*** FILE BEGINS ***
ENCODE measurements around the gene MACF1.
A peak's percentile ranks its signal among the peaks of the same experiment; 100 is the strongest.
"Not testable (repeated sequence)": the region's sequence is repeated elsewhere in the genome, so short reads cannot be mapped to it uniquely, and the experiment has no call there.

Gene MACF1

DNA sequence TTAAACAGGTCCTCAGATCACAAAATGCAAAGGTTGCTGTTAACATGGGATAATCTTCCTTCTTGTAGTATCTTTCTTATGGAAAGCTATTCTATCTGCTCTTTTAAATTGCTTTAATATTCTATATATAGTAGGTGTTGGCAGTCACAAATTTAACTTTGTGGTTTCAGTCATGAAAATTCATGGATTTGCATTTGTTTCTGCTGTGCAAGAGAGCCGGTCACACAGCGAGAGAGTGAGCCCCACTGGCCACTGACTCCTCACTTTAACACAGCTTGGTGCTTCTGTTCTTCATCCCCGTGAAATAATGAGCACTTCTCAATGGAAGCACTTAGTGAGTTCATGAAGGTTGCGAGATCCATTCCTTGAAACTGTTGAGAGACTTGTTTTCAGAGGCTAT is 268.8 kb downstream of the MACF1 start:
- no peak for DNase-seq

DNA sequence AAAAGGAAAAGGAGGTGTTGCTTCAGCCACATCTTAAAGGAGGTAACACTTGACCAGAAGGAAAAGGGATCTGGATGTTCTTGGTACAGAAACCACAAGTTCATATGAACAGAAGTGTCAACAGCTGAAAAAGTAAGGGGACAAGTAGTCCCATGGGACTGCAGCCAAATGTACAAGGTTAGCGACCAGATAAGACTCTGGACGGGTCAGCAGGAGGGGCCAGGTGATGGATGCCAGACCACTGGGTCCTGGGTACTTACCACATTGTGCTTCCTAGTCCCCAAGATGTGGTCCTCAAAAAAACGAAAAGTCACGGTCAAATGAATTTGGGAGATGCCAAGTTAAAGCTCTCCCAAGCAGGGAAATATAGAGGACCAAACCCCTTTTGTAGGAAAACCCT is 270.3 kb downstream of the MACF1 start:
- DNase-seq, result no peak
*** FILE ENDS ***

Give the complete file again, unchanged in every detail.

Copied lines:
ENCODE measurements around the gene MACF1.
A peak's percentile ranks its signal among the peaks of the same experiment; 100 is the strongest.
"Not testable (repeated sequence)": the region's sequence is repeated elsewhere in the genome, so short reads cannot be mapped to it uniquely, and the experiment has no call there.

Gene MACF1

DNA sequence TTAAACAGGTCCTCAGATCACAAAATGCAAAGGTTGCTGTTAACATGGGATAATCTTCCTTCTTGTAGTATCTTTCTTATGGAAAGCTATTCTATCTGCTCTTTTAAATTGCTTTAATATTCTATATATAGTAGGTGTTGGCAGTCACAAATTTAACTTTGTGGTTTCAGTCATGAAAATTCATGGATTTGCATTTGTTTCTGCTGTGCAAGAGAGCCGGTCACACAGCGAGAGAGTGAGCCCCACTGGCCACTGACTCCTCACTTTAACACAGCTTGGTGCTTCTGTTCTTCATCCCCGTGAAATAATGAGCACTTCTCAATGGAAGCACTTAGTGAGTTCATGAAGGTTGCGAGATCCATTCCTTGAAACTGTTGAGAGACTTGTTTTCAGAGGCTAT is 268.8 kb downstream of the MACF1 start:
- no peak for DNase-seq

DNA sequence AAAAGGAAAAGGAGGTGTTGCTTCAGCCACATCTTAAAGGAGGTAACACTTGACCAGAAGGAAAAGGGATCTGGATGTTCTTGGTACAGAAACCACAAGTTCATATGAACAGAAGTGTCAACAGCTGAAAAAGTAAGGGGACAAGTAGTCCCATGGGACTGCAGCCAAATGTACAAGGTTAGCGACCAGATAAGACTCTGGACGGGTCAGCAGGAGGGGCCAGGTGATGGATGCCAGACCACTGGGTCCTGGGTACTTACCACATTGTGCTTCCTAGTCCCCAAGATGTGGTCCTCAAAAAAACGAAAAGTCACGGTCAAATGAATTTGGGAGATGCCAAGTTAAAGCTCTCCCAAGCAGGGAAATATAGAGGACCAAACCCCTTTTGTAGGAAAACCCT is 270.3 kb downstream of the MACF1 start:
- DNase-seq, result no peak